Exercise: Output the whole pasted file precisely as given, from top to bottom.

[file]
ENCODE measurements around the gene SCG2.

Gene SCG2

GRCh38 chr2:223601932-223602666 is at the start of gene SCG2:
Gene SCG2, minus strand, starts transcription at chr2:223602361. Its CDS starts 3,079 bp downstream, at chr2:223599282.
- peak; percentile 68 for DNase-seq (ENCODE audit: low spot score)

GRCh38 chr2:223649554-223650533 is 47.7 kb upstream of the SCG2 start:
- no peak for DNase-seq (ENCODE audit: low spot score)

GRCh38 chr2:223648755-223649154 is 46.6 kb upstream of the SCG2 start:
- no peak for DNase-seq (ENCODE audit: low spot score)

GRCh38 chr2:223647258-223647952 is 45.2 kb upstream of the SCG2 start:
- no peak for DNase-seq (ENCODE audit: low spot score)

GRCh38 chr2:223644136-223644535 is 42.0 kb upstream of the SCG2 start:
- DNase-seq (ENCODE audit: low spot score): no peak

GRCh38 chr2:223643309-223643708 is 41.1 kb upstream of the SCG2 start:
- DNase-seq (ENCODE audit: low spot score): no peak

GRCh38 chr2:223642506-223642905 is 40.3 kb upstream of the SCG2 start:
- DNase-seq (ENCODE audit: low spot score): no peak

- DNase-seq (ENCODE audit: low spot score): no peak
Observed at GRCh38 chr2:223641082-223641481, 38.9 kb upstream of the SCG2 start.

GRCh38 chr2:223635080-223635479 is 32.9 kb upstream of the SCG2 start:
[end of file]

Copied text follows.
ENCODE measurements around the gene SCG2.

Gene SCG2

GRCh38 chr2:223601932-223602666 is at the start of gene SCG2:
Gene SCG2, minus strand, starts transcription at chr2:223602361. Its CDS starts 3,079 bp downstream, at chr2:223599282.
- peak; percentile 68 for DNase-seq (ENCODE audit: low spot score)

GRCh38 chr2:223649554-223650533 is 47.7 kb upstream of the SCG2 start:
- no peak for DNase-seq (ENCODE audit: low spot score)

GRCh38 chr2:223648755-223649154 is 46.6 kb upstream of the SCG2 start:
- no peak for DNase-seq (ENCODE audit: low spot score)

GRCh38 chr2:223647258-223647952 is 45.2 kb upstream of the SCG2 start:
- no peak for DNase-seq (ENCODE audit: low spot score)

GRCh38 chr2:223644136-223644535 is 42.0 kb upstream of the SCG2 start:
- DNase-seq (ENCODE audit: low spot score): no peak

GRCh38 chr2:223643309-223643708 is 41.1 kb upstream of the SCG2 start:
- DNase-seq (ENCODE audit: low spot score): no peak

GRCh38 chr2:223642506-223642905 is 40.3 kb upstream of the SCG2 start:
- DNase-seq (ENCODE audit: low spot score): no peak

- DNase-seq (ENCODE audit: low spot score): no peak
Observed at GRCh38 chr2:223641082-223641481, 38.9 kb upstream of the SCG2 start.

GRCh38 chr2:223635080-223635479 is 32.9 kb upstream of the SCG2 start: